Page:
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Tenderfoot Mountain behind the roundhouse, prior to the 1892 fire. Alice Chinn Collection.
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Two of Salida's Bravest with a dog and her litter of pups. Bob Rush Collection.
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Although damaged and vandalized, pillars supporting the roof over the grave of Duke remained in place in the early 1920s when this trio of young Salida women (Nina Churcher (Thompson) on right) visited the monument on their way to a picnic at the Crater, a popular Sunday hiking destination. Frank Thomson Collection.
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Major fires, two years apart spurred Salidans into a spate of brick construction that eventually saved the town from more devastating damage. A couple of brick yards were in operation before the 1886 fire, but within a year after the 1888 conflagration, there were at least four in production. Clay, sand and water are stirred into a stiff mud before it is packed into molds. It was repetitive, back-wrenching work, but it was lucrative for many years. The...
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Date corresponds with the death of Albert Edmund Hanks. This scene is inside the Methodist – Episcopal Church, the second building of three at the present location. The present building was erected in 1899, the first being demolished in 1888. Photo is marked “to Jesse Hanks” August 15, 1898. Salida Museum Association Collection.
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Photograph of unidentified family: mother and father and two young children. Janice Pennington Collection.
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The 20-stall standard-gauge roundhouse was constructed in 1900, east of the narrow-gauge roundhouse. By the date of this photograph, August 1, 1923, a new eight-stall roundhouse addition was being constructed as a separate building; however it shared the 100-foot turntable with the original standard-gauge roundhouse. The 100-foot turntable replaced the original 80-foot turntable in 1917. Forms were set up to pour concrete for locomotive service pits,...
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Denver & Rio Grande locomotive No. 83 was in use here as a switch engine, and was posed on the mainline, with the rebuilt machine shop behind. Notice the front and rear arc headlamps in use on this Baldwin engine, the last Class 56 narrow-gauge 2-8-0 to be built, having entered service in 1881. The engine’s pilot truck had been removed, which converted No. 83 into an 0-8-0. Alice Chinn Collection.
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The Heart of the Rockies Regional Medical Center was located at 448 E. 1st Street. It was the previous location of the Denver & Rio Grande Hospital, and is the present location of the Touber Building, which houses multiple city agencies. Bob Rush Collection.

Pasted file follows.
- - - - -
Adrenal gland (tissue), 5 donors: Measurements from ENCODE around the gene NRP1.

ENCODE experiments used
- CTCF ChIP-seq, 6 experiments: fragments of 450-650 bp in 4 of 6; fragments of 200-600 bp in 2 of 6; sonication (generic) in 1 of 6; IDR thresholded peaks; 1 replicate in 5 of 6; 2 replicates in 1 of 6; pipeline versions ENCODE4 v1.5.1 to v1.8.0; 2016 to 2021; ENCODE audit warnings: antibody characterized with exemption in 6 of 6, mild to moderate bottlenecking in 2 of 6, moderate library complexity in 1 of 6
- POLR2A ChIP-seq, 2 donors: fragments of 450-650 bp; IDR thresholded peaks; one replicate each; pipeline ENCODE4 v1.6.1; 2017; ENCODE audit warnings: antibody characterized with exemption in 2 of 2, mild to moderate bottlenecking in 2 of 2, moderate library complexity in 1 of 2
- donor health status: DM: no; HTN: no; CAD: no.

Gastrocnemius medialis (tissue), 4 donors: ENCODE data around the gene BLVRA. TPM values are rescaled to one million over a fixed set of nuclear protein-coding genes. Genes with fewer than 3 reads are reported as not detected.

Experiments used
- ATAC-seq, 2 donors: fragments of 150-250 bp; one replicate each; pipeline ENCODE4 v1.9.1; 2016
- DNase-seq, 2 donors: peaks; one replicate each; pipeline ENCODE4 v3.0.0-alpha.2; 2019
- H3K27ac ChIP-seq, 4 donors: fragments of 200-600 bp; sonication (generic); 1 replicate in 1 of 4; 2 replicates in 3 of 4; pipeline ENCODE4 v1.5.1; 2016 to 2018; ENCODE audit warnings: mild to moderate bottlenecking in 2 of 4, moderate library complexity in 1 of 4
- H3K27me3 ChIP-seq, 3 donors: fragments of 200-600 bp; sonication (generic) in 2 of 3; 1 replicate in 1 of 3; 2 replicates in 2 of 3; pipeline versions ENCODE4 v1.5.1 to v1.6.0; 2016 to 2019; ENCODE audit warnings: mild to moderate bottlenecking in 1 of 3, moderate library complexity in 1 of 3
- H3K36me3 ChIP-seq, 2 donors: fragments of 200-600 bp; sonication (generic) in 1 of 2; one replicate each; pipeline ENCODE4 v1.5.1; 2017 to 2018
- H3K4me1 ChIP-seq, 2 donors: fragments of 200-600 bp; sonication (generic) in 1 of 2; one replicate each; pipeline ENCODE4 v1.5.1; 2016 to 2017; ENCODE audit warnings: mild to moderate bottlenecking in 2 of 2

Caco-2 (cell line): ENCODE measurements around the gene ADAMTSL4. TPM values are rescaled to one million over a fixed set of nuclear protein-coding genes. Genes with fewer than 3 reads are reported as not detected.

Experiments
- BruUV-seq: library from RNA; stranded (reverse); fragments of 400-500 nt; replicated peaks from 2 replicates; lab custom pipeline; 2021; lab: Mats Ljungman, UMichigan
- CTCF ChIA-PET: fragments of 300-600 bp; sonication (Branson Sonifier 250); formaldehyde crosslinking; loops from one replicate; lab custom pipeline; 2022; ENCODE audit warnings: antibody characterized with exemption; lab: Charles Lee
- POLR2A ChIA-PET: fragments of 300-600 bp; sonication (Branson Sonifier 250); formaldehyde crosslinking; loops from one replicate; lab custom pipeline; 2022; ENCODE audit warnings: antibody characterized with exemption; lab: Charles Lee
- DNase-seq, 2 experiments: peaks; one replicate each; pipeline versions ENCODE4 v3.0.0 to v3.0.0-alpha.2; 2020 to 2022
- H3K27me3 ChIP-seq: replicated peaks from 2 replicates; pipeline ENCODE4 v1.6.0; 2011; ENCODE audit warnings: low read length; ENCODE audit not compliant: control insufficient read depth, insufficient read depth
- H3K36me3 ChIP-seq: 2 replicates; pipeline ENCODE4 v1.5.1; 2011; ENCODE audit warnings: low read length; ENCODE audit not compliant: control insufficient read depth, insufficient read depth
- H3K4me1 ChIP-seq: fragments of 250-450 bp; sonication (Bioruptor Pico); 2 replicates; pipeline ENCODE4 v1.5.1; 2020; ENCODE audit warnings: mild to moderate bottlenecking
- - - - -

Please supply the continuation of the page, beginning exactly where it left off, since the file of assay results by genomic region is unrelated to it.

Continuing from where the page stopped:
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Oxford's Market on Highway 50 in Salida, Colorado. Harry Williams Collection.
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The Independent Order of Odd Fellows – during a statewide convention – parade up F Street October 15, 1894, preceded by dignitaries in carriages and followed by one of Salida’s marching bands. Six years after the disastrous 1888 fire, there appears to be construction work in the lot on the corner of Second and F Streets where the Knights of Pythias building stands today. Alger’s Drug Store is in the J. H. Collins building (with the large awning)...
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A patron of the Salida Building and Loan paid off a mortgage with this wheelbarrow load of silver dollars. Building and Loan officers (J. Ford White, C. H. Kelleher, President, Theo. M. Jacobs, Alice Chinn, Secretary/Treasurer) are shown on the way to deposit the silver dollars at First National Bank. Alice Chinn Collection.
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Mary, Helen, and Alberta Hanks. Haley-Bratton Collection.
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The Denver & Rio Grande Railroad stone depot was built in 1880. Although preparations began a year earlier, the third rail was laid through Salida during 1890. Addition of the outside rail allowed standard gauge as well as narrow gauge trains to operate over the entire Rio Grande system. Switches, frogs and rerailers – especially in the crowded Salida yards – were an engineering marvel. As late as 1890, the tender of this switcher is fitted with...
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A railroad water tower and outbuilding in an unknown location. Virgil Jackson Collection.
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A photograph of Salida taken on Tenderfoot Mountain after 1890. Ernest Brownson Collection.
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Denver & Rio Grande Western Railroad in the Royal Gorge, ca. 1920. Leonard Perschbacher Collection.
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Portrait of unknown man. Haley-Bratton Collection.
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Denver & Rio Grande Engine No. 106 with crew in the Salida railyards. Bob Rush Collection.
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The Frantzhurst Rainbow Trout Farm, 1928. Horace Frantz Sr. and Genevieve Frantz pictured at top with Horace’s sister. Horace is pictured sitting on the lap of a man in the front row on the left. Also pictured is Kai the St. Bernard. In addition to trout the Frantz’s raised silver foxes. Bob Rush Collection.